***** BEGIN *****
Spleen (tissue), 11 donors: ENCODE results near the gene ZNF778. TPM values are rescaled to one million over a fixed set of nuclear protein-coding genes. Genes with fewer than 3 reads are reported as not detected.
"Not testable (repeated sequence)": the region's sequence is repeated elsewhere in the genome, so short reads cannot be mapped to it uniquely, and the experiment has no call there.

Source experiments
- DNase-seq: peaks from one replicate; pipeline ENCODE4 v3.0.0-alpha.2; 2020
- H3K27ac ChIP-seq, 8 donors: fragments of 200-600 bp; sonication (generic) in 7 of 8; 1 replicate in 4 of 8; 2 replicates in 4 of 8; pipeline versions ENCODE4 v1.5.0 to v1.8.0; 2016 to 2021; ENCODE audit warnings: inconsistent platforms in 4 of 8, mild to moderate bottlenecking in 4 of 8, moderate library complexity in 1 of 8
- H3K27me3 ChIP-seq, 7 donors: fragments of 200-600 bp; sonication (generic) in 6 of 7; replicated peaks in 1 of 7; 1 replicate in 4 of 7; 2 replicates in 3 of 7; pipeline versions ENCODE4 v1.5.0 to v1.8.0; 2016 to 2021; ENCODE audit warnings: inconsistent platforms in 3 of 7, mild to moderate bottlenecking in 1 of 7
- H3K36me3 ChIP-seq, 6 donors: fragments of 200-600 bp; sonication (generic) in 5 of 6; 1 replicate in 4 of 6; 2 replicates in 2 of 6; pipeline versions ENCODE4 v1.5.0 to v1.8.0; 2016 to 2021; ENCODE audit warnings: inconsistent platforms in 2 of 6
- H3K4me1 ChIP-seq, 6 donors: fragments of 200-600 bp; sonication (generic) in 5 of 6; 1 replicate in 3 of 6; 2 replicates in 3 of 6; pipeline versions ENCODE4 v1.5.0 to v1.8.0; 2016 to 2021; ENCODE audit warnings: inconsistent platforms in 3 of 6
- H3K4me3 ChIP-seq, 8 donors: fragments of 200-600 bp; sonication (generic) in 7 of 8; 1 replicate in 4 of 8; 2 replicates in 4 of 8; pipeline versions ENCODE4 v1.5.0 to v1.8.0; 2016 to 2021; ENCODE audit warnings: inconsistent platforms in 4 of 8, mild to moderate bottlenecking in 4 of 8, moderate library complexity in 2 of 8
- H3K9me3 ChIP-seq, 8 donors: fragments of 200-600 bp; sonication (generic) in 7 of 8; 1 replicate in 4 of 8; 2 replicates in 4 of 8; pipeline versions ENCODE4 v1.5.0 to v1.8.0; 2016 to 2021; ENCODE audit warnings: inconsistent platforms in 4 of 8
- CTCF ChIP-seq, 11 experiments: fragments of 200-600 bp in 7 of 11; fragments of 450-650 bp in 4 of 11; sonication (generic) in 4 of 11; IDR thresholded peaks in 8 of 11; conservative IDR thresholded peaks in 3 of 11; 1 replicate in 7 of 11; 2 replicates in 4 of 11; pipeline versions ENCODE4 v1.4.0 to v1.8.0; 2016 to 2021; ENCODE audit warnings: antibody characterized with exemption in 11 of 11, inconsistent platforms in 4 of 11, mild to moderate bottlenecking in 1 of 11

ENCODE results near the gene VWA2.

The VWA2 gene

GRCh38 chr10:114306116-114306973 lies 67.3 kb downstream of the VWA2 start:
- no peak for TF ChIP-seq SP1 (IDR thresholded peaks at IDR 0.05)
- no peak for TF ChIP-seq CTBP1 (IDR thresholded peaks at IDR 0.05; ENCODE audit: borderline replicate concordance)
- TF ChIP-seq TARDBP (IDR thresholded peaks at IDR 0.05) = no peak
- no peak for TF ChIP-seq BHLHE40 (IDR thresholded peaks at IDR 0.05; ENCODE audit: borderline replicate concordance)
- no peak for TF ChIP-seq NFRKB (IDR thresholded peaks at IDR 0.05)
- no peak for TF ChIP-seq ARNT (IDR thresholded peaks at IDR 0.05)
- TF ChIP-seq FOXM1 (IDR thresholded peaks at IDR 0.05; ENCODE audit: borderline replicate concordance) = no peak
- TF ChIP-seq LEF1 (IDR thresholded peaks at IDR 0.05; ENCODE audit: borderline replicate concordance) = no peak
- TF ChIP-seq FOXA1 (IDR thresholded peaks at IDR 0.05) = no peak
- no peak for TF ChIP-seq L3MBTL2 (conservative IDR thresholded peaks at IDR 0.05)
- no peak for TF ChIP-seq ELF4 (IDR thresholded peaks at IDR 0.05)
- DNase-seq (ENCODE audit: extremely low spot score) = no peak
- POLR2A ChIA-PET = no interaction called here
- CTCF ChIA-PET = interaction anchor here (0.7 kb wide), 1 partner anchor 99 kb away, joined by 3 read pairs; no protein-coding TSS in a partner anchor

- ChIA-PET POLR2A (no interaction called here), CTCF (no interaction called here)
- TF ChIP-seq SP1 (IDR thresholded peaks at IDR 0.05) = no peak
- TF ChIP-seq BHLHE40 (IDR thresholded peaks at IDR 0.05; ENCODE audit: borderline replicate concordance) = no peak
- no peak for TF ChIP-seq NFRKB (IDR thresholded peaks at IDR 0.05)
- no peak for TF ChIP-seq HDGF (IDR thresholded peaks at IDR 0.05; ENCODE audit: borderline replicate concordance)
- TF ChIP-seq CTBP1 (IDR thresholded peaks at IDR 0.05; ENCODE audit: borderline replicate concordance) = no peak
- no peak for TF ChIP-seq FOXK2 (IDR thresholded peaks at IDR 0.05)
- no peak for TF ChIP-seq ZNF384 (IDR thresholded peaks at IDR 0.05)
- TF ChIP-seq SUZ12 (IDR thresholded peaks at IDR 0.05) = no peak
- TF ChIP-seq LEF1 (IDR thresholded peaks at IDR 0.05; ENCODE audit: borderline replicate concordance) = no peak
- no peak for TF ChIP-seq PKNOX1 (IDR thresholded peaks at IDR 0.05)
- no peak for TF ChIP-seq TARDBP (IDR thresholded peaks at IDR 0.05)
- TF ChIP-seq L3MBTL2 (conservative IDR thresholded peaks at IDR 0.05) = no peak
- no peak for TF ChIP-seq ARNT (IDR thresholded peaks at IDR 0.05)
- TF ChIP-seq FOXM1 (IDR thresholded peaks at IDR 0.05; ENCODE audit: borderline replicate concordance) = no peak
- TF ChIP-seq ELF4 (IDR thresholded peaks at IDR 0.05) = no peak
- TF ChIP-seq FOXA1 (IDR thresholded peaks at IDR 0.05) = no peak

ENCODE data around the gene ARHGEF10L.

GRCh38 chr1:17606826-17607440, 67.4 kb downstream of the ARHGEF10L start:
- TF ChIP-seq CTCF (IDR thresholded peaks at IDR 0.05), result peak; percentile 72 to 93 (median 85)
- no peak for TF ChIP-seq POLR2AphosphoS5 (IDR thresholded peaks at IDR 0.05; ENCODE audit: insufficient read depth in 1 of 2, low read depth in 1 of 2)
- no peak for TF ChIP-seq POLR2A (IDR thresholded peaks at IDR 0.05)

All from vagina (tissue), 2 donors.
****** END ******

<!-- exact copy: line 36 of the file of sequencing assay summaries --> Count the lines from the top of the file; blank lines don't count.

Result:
- no peak for TF ChIP-seq ZNF384 (IDR thresholded peaks at IDR 0.05)